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Discussion on: What conventional wisdom in software is wrong?

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Jason C. McDonald

"Never comment your code."

The truth is, you should never restate your implementation in comments. That, in fact, is almost always what proponents of this "wisdom" will cite!

However, while your implementation and naming should "self-comment" what the code is doing, it cannot explain why you did it, and more often than not, it fails to explain the abstract goal (or business logic). That's what comments are for: describe WHY, not WHAT.

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Corey Thompson

One of our team's accepted code review standards is that comments should not need to be refactored when code is refactored. Keeps comments focused on the 'why', not 'what'.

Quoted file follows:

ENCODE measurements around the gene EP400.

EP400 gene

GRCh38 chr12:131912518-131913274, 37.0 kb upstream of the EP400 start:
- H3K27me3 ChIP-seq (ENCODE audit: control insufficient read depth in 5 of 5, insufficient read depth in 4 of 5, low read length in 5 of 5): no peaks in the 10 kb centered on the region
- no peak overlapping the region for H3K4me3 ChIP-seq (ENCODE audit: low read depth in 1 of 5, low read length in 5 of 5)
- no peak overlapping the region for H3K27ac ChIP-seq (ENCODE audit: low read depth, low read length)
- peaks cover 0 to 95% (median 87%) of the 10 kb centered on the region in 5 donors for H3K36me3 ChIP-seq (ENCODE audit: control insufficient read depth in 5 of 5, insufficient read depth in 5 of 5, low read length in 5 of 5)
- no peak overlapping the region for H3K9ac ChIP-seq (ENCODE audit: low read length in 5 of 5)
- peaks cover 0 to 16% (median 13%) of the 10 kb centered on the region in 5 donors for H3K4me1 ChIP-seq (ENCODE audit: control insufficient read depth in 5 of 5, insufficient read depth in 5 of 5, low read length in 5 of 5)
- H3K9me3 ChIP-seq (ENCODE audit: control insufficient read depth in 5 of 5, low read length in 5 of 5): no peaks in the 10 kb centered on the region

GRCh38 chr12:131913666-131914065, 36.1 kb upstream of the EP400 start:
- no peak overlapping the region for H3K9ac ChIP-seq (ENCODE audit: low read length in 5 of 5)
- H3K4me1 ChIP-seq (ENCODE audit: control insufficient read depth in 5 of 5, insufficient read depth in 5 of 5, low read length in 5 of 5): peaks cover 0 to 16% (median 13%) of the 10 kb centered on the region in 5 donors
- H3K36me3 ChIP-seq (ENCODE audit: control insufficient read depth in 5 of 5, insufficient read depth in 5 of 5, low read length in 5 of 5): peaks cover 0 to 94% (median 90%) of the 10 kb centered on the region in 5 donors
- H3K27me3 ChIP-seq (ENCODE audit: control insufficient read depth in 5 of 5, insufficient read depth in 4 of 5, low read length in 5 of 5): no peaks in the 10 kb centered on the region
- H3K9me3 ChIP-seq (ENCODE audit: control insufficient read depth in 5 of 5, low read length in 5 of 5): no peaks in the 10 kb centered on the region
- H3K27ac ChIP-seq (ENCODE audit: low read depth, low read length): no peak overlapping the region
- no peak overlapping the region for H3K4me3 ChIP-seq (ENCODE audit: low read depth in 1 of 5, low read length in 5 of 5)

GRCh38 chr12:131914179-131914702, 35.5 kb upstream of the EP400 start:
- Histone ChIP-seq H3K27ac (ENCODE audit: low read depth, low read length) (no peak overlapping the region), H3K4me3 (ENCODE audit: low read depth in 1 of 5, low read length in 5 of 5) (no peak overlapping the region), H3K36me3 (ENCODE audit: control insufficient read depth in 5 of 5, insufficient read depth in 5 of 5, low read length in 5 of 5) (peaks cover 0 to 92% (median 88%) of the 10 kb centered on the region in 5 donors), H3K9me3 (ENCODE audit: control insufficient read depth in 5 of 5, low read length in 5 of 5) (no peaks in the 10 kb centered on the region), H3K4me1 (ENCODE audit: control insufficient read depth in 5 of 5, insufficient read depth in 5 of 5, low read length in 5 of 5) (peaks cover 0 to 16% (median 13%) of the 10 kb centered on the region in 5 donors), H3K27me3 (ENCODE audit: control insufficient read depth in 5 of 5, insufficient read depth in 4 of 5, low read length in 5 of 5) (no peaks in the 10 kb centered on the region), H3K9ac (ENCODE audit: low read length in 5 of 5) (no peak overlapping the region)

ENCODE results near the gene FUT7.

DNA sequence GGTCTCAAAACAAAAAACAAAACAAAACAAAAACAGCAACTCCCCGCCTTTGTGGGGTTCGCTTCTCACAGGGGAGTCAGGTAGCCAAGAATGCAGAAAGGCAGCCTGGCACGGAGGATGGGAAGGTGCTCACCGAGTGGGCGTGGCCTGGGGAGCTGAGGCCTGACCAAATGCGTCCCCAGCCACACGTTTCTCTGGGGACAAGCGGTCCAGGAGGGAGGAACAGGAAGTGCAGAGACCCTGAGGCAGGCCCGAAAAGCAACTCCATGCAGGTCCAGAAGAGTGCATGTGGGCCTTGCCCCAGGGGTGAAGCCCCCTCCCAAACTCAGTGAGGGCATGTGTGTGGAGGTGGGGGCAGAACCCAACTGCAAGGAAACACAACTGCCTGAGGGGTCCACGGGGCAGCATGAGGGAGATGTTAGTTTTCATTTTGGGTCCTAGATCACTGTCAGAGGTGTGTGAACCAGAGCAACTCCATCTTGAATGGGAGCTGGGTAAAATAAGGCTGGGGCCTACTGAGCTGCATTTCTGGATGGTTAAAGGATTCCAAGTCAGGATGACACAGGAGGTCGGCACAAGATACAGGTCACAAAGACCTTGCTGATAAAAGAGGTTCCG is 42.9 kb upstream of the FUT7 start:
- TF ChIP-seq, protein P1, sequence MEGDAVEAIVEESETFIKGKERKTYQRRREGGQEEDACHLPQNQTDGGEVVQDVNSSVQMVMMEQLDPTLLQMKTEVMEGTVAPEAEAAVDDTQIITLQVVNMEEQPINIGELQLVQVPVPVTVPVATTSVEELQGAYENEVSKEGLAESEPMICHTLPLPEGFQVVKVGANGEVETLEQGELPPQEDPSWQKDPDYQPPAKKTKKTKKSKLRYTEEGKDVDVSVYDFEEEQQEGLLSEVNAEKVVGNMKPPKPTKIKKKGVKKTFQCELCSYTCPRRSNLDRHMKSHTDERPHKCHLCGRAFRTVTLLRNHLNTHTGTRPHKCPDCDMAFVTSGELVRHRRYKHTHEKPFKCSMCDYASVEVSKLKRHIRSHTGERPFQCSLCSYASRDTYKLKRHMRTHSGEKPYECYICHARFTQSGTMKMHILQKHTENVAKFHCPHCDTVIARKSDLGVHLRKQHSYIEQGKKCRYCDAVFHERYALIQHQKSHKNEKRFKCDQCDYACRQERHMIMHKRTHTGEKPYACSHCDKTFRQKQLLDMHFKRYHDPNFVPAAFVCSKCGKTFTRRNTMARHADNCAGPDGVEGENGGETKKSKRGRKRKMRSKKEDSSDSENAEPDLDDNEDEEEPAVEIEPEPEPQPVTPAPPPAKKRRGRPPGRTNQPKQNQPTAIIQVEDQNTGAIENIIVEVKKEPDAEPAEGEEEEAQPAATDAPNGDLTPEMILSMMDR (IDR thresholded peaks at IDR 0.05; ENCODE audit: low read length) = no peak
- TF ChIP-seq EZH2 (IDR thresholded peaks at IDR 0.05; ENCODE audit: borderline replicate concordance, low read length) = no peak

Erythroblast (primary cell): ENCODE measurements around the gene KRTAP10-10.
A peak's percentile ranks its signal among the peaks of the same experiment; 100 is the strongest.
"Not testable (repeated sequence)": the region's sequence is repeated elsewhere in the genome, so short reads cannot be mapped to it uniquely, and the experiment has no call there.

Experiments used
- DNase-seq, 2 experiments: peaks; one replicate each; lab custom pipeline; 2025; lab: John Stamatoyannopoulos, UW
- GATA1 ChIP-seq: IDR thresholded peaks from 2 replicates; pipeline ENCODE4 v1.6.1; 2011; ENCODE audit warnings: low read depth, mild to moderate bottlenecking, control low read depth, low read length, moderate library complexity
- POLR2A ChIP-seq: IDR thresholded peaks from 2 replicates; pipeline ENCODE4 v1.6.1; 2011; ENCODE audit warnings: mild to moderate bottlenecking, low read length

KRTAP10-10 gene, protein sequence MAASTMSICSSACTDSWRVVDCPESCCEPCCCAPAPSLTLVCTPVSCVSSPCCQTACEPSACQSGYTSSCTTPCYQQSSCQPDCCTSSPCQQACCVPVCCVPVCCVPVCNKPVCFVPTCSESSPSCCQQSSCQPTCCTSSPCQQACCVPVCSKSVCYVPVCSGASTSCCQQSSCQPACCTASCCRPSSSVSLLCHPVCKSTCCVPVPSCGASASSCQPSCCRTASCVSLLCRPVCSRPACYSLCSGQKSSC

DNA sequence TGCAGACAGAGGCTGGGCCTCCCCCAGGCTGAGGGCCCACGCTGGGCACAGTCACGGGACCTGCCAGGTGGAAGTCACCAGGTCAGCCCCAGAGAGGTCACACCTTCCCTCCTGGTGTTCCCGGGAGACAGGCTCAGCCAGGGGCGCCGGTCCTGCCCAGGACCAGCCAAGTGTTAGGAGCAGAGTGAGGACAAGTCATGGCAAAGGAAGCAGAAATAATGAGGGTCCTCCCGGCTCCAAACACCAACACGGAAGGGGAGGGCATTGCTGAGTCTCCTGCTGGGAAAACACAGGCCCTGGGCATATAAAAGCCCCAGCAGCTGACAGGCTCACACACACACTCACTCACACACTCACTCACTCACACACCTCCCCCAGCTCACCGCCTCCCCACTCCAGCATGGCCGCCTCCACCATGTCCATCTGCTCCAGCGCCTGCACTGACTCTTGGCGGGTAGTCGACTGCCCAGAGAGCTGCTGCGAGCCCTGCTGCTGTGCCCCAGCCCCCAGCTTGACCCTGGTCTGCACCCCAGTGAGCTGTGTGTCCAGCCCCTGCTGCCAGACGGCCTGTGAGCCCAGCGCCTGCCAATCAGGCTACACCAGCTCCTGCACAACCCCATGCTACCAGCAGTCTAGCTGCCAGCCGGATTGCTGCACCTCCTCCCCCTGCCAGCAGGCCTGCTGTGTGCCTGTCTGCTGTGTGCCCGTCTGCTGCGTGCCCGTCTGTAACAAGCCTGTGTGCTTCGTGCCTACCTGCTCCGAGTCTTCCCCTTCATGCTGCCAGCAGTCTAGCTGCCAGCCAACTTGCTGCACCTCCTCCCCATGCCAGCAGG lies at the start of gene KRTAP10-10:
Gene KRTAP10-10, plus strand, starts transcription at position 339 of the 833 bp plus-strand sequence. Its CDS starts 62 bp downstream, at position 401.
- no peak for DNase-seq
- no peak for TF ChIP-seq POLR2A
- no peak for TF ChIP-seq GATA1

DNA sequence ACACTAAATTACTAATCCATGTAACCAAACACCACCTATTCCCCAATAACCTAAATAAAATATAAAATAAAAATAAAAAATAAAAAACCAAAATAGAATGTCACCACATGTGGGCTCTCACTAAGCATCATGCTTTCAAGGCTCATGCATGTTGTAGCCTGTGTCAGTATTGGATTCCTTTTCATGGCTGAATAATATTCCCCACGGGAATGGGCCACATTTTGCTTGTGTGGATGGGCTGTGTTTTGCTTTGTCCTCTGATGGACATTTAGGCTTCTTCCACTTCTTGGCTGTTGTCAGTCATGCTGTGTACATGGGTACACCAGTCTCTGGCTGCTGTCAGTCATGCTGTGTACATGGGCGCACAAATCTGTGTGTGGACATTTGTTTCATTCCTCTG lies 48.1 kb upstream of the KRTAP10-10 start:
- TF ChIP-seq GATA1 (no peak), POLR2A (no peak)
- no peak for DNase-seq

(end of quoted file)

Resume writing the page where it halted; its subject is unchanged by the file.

codemouse92 profile image
Jason C. McDonald • Edited on

Not a bad rule of thumb (keeps it language agnostic), although I don't know that it's altogether avoidable. In any case, if the two ever do fall out of sync, both should be carefully reviewed, as that's usually a signal there's a logic bug therein.

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David Wickes

One of my favourite things in Go is the enforcement of good comments as documentation by the language.

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BjornHollander • Edited on

I completely agree. I work for a company that makes software for Dutch healthcare providers. A lot of financial processing which we automate is based on legal standards. When implementing these rules we always add a comment pointing to the legal documents that it implements. This saves a lot of "why did you do this" questions.

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Michel Renaud

That's the kind of comment I write these days. I'll go the extra mile if a weird hack is needed (e.g., to circumvent a bug in a framework or library, stuff like that). Throw in the best names I can come of with for classes, methods, properties, variables, etc.